Cōng yóu Bǐng: A Catalyst for Taiwanese Self-Identity

Oil in the worn iron skillet bubbles a caramel hue with burnt flaky dough dotting the bottom like poppy seeds. Laying the newly formed Cōng yóu Bǐng in the pan, the oil splatters and the scent of fried dough and sharp tang of scallions perfume the kitchen. As my hands shape each pancake, I reflect on how food has shaped me, allowing me to connect with my ethnic roots and construct my identity.  [caption id="" align="aligncenter" width="900"] The author’s Cōng yóu Bǐng prepared in…

Coming of Age with Grace Lin’s “Year of the Dog”

“So, what are you?”  Since childhood, I've had a go-to response: “I’m fifty-percent Taiwanese, twenty-five percent Mexican, and twenty-five percent German.” I was proud to present myself as a unique combination of races and ethnicities, to be “othered” from any and all groups; but this statistical proclamation showed that I only understood myself as a pie chart in which I was part of a whole. I wasn’t allowed full access into any of these identities. I grew tired trying to…

What I learned from a year of asking, “Am I Taiwanese?”

By Angela Yu, co-host of "Hearts in Taiwan" podcast I am Taiwanese American, but it’s taken me a long time and a lot of careful thought to say that. I am also Chinese American, an identity I’ve lived with for much longer. This week marks the one-year anniversary of launching a podcast that my cousin Annie Wang and I created to understand the complexities of identity among people whose families come from Taiwan, and we’ve come a long way since then. [caption id="" align="aligncenter" width="1000"]…

Spencer Chang: “Ghost Stories” and Other Poems

From the judges, Charles Yu and Shawna Yang Ryan: "In this sophisticated collection of poems confronting personal and community history, Spencer Chang elegantly uses a variety of poetic forms, white space, and highly original images to great emotional effect. In language where violence and beauty collide, Chang illuminates historical events such as the 228 Massacre, the murder of Vincent Chin, and the sacrifice of the Chinese in the building of the Transcontinental Railroad. Ultimately,…

Phoebe Ga-Yi Chan: Formosa is Portuguese for “Beautiful”

I can still taste the candied strawberries on my tongue.  Sometimes, I wake up expecting to see a boxy, white air conditioning unit above me, rather than my bedroom ceiling. I expect to open my window and be looking down sixteen stories from the apartment complex my grandparents live in, the view of the street below obscured by the muggy, humid, summertime air.  I can still hear the sound of mopeds going by, leaving the smell of asphalt and exhaust in their wake as they head to the morning…

Britney Chen: A Taste of Nostalgia

  Over the years, I had grown familiar with the musty scent of airplanes, the sound of my footsteps on the boarding bridge, and the taste of microwavable airline meals. I had gotten used to the constant feeling of change, like a bottle bobbing in the Pacific Ocean seafoam, searching for a home. What does the word “home” mean? I’ve always struggled with answering the question: “Where are you from?” Even more so now. Is it where I was born? Where I grew up? Where I currently live?…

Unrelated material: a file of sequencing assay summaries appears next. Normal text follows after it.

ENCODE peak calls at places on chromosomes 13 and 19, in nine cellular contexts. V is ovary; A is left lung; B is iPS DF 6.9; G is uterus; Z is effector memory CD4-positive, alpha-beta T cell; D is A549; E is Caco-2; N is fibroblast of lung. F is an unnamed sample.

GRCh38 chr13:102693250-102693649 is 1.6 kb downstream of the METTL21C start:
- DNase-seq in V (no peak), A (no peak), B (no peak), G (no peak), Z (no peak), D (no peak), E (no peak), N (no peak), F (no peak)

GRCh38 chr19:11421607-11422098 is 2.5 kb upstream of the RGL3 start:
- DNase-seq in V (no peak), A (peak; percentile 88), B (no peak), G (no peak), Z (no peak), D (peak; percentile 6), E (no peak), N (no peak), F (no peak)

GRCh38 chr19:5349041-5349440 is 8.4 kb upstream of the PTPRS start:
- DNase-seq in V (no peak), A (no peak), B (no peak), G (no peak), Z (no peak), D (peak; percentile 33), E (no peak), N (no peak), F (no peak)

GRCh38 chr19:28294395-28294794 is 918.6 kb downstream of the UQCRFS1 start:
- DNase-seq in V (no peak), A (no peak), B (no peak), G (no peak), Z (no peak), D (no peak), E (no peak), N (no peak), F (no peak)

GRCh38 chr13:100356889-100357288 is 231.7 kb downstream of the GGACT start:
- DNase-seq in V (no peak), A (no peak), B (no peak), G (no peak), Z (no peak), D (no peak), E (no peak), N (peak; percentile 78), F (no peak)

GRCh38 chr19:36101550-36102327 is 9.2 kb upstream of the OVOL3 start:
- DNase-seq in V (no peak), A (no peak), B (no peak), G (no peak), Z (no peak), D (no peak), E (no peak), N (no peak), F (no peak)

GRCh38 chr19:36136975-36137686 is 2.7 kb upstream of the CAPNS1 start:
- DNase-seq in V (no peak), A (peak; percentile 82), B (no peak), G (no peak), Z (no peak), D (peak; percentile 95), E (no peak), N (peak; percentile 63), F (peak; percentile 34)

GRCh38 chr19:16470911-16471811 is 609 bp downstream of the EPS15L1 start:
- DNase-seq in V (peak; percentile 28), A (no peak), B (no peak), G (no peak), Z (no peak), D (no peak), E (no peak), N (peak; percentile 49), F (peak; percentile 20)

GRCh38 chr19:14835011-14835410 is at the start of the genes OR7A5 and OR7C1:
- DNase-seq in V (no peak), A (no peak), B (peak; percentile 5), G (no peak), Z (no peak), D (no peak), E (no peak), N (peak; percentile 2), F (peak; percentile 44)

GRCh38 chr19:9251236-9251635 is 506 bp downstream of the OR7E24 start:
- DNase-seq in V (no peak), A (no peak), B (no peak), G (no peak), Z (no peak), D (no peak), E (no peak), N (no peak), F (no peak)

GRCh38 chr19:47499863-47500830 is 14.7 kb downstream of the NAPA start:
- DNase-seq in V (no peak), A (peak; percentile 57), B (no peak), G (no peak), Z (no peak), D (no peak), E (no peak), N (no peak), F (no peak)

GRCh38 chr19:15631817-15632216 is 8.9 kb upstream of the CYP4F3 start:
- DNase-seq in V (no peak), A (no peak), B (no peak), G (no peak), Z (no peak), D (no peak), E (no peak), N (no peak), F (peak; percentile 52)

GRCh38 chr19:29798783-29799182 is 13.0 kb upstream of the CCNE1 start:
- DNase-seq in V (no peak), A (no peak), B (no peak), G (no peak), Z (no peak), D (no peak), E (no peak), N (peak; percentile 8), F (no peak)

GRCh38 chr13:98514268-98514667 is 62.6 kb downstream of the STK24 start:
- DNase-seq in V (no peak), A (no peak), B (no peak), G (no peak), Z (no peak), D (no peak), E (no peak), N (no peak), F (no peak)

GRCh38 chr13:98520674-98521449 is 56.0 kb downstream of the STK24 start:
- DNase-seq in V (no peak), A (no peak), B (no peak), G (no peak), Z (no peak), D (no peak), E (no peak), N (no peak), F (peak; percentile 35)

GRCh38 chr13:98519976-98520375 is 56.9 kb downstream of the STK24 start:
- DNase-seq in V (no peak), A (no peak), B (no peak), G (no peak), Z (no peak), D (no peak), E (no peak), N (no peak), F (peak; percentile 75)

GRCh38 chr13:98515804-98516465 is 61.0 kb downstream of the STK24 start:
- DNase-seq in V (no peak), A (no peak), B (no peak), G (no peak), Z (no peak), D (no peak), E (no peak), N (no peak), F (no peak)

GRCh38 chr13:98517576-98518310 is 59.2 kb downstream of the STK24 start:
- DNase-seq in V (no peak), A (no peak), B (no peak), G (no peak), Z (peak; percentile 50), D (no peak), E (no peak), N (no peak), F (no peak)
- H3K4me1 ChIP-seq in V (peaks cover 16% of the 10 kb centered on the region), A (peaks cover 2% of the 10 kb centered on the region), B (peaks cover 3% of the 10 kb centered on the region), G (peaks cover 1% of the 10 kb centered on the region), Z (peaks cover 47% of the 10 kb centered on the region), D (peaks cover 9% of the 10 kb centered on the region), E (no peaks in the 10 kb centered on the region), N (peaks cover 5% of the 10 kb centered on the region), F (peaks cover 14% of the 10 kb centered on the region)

Jaja Hashimoto: I Cut My Own Tongue Off

I had a tongue that held three languages by a single thread.  When I was in second grade, I had a tutor who was the brightest among all. He had a Masters in Animal Science and a PhD in stem cell research. He attended National Taiwan University and graduated top of his class.  On Tuesdays and Thursdays, my tutor would come and help me with English, Math, Science, and everything else I needed help with. Every time we had class, he would assign vocabulary homework to help with my weak word…

“The Other End” & other Poems by Averylin Cummins

Averylin is a high school student, athlete, and activist; a third generation Taiwanese-American seeking to reconnect with her culture; and an aspiring writer and poet who explores race, gender, and sexuality through her work, using it to observe and reflect not only the world but also her own experiences. From Averylin: "Three Strong Emotions" started as a rant, typed sloppily into the notes app of my phone. I wrote "Anger" first, but it felt incomplete because that wasn't the…

Dignity, Belonging, and Meaning-Making in a Pandemic: What Learning Taiwanese Taught Me in a Season of Loss and Hate

[caption id="" align="aligncenter" width="1024"] FEATURE PHOTO PROVIDED BY AUTHOR[/caption] When the Covid-19 pandemic hit the East Coast last spring, I unexpectedly found myself at home for an extended stretch of time. For me, quarantining with family meant that daily walks with my dad and weekly drives to a local Taiwanese bakery became a natural time for me to learn more Taiwanese — something I had been trying to do on-and-off for quite some time. As weeks turned into months, my vocabulary…

Jennifer Co: 1993 – 1998

I am 21 and I am waiting. I wait for the university to spit me back out into the world, for the past four years to suddenly, and unabashedly, mean something. I wait and I watch friends and roommates and chosen strangers arrive upon the doorsteps to the rest of their lives: grad school admissions and gap years and start ups, sprinkled with full time offers from the companies spilling from my father’s news coverage sometimes, a marriage every now and then, a baby shower. I think of the palpable…